- The Washington Times - Sunday, September 6, 2015

The Justice Department’s decision to require warrants before deployment of secret cellphone tracking systems has earned applause from privacy advocates as a first step in shining a light on the clandestine use of the technology by federal law enforcement.

But experts say the new regulations, issued last week, also leave much to be desired — including the fact that they will apply only to agencies under Justice Department authority and not to local and state law enforcement or to other federal agencies under the Department of Homeland Security.

“There is a lot that is not being covered,” said Nathan Wessler, a staff attorney with the American Civil Liberties Union. “We are certainly happy to see the steps they’ve taken, but there is a lot that they missed and it’s of concern.”

The new regulations involve technology, often known as StingRays, that law enforcement agencies have largely tried to deploy in secret — with police departments willing to go as far as to drop criminal charges rather than disclose their investigative methods.

The devices work by mimicking cellphone towers to trick cellphones to connect to them, enabling investigators to obtain identifying information about the phones and their locations.

Law enforcers often deploy the suitcase-sized StingRays by hauling them around in vehicles as they drive through neighborhoods looking for a suspect’s phone, scooping up data on the cellphones of any passers-by in the process. Before now, investigators have used the devices largely without warrants, in many cases without disclosing their use to judges, prosecutors or defendants.

A seven-page memo, issued Thursday by Deputy Attorney General Sally Yates, makes clear that federal law enforcement will be required to obtain a search warrant supported by probable cause before using the devices. There will be exceptions to the new rules — in emergencies such as during the pursuit of a fleeing felon or to protect human life and other circumstances under which the “law does not require a search warrant and circumstances make obtaining a search warrant impracticable.”

Those loopholes are part of what worries privacy advocates.

Mr. Wessler points out that a large part of the work done by U.S. Marshals is to track down suspects. Without a clearer explanation of the new policy, he wonders if that leaves room for warrantless use by the agency as the rule rather than the exception.

Because the regulations are a policy change, not a change in law, privacy advocates also question what recourse is available in instances under which it is discovered that a warrant was not obtained when it should have been.

“As welcome as the announcement is, we need something that’s actually binding,” said Nate Cardozo, a staff attorney with the Electronic Frontier Foundation. “The DOJ’s announcement is just a voluntary policy shift and won’t provide a remedy if the DOJ violates the policy and uses StingRays without a warrant.”

And there is concern over the fact the regulations will not apply to state and local law enforcement, which also have tried to hide their deployment of the technology.

“We at EFF have long called for a warrant requirement before law enforcement uses StingRays, given the incredible intrusiveness of the technology involved and the potential to sweep up data about potentially thousands of innocent cellphone users in the vicinity,” Mr. Cardozo said. “We need to extend this warrant requirement to all state and local law enforcement agencies around the country.”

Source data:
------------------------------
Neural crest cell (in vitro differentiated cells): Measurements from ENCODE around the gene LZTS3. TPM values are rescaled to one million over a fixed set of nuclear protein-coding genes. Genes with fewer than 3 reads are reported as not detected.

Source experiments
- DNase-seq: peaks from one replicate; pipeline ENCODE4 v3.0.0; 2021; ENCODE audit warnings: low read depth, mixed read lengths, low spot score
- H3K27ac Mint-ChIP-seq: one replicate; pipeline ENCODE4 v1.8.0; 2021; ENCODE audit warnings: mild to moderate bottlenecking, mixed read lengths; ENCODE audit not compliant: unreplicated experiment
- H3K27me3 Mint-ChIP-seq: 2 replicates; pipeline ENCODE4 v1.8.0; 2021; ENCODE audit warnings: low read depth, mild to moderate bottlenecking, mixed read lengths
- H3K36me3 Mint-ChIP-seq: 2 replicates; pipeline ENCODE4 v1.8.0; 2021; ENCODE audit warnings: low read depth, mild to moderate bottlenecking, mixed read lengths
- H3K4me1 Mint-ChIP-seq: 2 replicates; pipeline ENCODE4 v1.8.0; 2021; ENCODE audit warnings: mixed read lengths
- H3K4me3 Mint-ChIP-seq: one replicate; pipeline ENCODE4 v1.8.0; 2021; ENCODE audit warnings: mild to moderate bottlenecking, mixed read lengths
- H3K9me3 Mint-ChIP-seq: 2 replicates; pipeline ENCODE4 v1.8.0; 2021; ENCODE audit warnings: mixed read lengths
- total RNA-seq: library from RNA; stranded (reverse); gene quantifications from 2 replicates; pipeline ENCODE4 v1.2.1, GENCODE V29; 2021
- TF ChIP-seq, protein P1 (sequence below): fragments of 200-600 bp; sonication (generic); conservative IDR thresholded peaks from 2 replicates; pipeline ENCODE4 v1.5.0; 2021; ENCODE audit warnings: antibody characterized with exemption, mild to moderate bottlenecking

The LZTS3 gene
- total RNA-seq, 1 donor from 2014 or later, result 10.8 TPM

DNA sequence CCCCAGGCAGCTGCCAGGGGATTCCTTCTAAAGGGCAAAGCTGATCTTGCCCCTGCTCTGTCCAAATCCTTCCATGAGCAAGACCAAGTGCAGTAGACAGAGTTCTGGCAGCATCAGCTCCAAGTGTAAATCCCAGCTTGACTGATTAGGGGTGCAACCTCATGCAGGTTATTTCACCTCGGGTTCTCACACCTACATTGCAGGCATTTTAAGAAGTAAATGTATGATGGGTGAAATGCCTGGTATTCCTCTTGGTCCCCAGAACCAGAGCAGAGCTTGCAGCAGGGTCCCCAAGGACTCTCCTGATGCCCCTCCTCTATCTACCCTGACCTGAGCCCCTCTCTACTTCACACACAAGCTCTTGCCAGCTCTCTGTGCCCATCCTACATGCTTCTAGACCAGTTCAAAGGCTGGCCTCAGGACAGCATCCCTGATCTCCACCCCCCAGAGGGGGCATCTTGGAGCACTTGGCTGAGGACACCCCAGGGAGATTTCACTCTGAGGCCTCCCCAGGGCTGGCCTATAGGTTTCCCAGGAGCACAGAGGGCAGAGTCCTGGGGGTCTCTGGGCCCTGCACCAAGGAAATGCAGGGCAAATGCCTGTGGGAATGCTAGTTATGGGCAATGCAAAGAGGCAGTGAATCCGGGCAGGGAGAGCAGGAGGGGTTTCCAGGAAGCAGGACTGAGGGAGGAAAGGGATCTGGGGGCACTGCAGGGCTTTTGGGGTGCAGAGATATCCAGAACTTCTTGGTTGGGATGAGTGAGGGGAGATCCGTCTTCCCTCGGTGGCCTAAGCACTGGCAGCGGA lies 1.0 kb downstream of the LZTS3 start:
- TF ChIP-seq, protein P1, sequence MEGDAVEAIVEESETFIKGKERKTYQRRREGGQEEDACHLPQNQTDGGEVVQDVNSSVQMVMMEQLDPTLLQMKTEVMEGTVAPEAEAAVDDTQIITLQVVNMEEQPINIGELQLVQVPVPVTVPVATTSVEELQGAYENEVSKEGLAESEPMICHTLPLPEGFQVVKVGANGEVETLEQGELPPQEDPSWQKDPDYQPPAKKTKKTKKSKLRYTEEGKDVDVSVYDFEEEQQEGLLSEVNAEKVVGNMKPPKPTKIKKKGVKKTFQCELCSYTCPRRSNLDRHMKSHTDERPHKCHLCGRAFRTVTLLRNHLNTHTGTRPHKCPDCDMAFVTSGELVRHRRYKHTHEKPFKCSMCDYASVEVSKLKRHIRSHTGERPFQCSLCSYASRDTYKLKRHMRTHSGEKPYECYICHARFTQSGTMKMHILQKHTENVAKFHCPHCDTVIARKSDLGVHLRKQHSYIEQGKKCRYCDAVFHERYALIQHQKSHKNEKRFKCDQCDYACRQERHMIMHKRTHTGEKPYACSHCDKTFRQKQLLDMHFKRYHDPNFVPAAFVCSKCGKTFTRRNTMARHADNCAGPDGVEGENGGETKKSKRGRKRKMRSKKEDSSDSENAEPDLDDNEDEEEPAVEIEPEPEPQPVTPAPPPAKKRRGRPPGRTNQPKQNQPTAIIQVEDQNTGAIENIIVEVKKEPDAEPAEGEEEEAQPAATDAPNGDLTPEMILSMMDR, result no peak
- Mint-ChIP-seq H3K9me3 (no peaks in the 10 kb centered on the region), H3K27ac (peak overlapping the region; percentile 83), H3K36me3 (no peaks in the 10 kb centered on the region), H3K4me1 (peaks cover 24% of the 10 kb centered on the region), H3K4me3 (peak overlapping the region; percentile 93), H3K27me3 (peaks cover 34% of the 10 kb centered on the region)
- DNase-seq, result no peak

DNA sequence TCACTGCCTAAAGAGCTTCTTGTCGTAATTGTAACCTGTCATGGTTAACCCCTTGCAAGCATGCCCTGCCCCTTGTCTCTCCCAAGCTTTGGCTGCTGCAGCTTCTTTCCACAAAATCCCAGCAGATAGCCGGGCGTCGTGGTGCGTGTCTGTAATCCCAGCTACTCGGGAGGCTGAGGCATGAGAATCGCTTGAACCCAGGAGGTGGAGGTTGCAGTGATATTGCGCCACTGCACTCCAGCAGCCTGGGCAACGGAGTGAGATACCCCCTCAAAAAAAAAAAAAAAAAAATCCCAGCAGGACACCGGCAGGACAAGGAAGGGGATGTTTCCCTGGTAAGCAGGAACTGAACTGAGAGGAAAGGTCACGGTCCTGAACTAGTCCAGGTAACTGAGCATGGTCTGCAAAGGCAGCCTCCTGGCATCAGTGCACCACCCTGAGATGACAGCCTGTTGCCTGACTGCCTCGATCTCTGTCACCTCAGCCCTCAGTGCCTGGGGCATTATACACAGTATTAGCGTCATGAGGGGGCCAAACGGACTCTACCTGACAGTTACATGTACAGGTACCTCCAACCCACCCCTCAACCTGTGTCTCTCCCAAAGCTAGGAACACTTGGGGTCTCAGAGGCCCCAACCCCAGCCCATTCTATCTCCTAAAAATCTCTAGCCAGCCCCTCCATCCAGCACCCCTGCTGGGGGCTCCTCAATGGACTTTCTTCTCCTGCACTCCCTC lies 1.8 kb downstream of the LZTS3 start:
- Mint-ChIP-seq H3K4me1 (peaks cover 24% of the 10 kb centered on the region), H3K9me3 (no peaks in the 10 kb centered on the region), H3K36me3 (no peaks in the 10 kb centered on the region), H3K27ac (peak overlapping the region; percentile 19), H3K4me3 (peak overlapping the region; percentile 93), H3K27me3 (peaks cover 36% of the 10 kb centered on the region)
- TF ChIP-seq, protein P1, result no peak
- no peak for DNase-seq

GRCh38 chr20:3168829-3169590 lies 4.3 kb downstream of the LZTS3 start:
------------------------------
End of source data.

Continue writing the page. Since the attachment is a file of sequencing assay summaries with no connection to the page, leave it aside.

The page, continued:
The DOJ’s memo states that the new policy is meant to apply to all instances in which DOJ uses cell-site simulators “in support of other Federal agencies and/or State and Local law enforcement agencies.”

Mr. Wessler said without further clarification it’s difficult to know whether the warrant policy would apply in arrangements under which the DOJ loans out agency-owned cell-site simulators to local agencies or if the DOJ provides grant money for local agencies to purchase their own.

The new policy requires officials to track use of the technology, information that could provide for the first time a comprehensive data on the prevalence of cell-site simulators’ use. It also lays out for the first time protocol for deleting data collected on innocent people whose cellphone data might be scooped up as authorities pursue suspects. At a minimum the data must now be deleted once a day. Previously there was no policy on the data retention.

Still lacking however, Mr. Wessler notes, is any requirement to disclose to those whose cellphone data was collected — either accidentally or because the person was the target of an investigation.

The new policies caught the attention of the chairman of the Senate Judiciary Committee, who praised the greater oversight and accountability. But Sen. Chuck Grassley, Iowa Republican, said he plans to a further review of the new regulations.

“I’ll be studying the details of the policy to determine if it sufficiently protects the privacy of Americans, and closely examining how it’s adhered to going forward,” said Mr. Grassley, also expressing concern that use of the technology remains unchecked at the state and local level.

Although the ACLU has uncovered use of cell-site simulators by 53 local law enforcement agencies in 21 states and the District, only Washington, Virginia, Minnesota and Utah have adopted any laws limiting their use.

The Justice Department coming around to offer public guidelines on the use of a technology that it once tried to hide, is a remarkable first step, Mr. Wessler said.

“I think this will add to the momentum we are seeing around the country to enact reasonable restrictions on use of this technology,” he said.

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